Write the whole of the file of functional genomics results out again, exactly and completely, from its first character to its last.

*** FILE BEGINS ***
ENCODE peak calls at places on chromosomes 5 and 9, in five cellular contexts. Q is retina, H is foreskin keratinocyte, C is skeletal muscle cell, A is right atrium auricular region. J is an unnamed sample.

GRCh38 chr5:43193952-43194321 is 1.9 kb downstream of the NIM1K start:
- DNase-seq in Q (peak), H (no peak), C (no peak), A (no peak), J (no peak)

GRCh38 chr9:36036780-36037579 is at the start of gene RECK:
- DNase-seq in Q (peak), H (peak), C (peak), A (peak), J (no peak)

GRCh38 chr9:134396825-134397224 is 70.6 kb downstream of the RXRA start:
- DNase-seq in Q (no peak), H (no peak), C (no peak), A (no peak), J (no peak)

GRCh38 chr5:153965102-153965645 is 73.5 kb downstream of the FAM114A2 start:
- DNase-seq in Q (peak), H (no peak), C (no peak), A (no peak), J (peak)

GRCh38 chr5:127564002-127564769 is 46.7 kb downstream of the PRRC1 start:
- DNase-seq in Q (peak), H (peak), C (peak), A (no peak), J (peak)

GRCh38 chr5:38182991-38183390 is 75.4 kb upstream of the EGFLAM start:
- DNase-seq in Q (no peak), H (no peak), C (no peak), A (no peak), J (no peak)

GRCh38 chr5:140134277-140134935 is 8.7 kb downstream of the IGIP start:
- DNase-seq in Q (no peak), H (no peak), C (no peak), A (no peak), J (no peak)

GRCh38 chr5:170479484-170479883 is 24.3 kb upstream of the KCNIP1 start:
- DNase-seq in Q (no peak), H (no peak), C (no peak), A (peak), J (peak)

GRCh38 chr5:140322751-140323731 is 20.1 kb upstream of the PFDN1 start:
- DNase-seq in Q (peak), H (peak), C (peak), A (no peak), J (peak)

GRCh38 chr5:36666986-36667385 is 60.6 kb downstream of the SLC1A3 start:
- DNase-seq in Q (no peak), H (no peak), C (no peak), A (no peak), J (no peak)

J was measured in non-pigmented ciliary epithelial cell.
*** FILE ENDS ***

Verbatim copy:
ENCODE peak calls at places on chromosomes 5 and 9, in five cellular contexts. Q is retina, H is foreskin keratinocyte, C is skeletal muscle cell, A is right atrium auricular region. J is an unnamed sample.

GRCh38 chr5:43193952-43194321 is 1.9 kb downstream of the NIM1K start:
- DNase-seq in Q (peak), H (no peak), C (no peak), A (no peak), J (no peak)

GRCh38 chr9:36036780-36037579 is at the start of gene RECK:
- DNase-seq in Q (peak), H (peak), C (peak), A (peak), J (no peak)

GRCh38 chr9:134396825-134397224 is 70.6 kb downstream of the RXRA start:
- DNase-seq in Q (no peak), H (no peak), C (no peak), A (no peak), J (no peak)

GRCh38 chr5:153965102-153965645 is 73.5 kb downstream of the FAM114A2 start:
- DNase-seq in Q (peak), H (no peak), C (no peak), A (no peak), J (peak)

GRCh38 chr5:127564002-127564769 is 46.7 kb downstream of the PRRC1 start:
- DNase-seq in Q (peak), H (peak), C (peak), A (no peak), J (peak)

GRCh38 chr5:38182991-38183390 is 75.4 kb upstream of the EGFLAM start:
- DNase-seq in Q (no peak), H (no peak), C (no peak), A (no peak), J (no peak)

GRCh38 chr5:140134277-140134935 is 8.7 kb downstream of the IGIP start:
- DNase-seq in Q (no peak), H (no peak), C (no peak), A (no peak), J (no peak)

GRCh38 chr5:170479484-170479883 is 24.3 kb upstream of the KCNIP1 start:
- DNase-seq in Q (no peak), H (no peak), C (no peak), A (peak), J (peak)

GRCh38 chr5:140322751-140323731 is 20.1 kb upstream of the PFDN1 start:
- DNase-seq in Q (peak), H (peak), C (peak), A (no peak), J (peak)

GRCh38 chr5:36666986-36667385 is 60.6 kb downstream of the SLC1A3 start:
- DNase-seq in Q (no peak), H (no peak), C (no peak), A (no peak), J (no peak)

J was measured in non-pigmented ciliary epithelial cell.